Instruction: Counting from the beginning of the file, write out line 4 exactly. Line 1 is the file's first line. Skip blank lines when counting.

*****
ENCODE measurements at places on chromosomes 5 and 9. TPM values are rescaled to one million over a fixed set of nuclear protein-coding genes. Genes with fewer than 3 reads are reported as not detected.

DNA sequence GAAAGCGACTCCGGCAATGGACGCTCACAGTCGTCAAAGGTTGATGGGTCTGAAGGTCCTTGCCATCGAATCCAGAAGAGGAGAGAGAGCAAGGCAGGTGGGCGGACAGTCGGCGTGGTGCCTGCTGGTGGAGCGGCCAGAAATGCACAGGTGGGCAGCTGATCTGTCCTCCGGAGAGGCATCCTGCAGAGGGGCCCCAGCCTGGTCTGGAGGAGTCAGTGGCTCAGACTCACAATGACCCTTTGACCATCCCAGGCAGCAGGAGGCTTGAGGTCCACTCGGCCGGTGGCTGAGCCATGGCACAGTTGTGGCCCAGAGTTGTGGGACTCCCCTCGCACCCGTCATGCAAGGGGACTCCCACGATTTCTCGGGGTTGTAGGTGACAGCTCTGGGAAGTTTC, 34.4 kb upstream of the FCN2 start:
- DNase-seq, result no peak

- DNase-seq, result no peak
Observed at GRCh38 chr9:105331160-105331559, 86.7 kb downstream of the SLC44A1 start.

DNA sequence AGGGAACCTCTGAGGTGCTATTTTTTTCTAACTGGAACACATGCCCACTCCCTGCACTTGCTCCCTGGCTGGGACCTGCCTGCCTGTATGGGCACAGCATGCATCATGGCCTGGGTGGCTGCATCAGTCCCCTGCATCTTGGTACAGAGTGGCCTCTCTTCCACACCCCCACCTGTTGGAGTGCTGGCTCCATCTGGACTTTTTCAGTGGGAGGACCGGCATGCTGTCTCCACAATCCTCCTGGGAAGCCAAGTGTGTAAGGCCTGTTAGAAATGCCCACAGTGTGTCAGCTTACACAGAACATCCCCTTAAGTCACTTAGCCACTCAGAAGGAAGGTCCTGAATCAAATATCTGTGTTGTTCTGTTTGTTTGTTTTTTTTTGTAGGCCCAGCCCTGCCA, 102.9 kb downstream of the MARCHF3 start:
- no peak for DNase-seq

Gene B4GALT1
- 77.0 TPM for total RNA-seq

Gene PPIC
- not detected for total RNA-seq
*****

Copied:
- DNase-seq, result no peak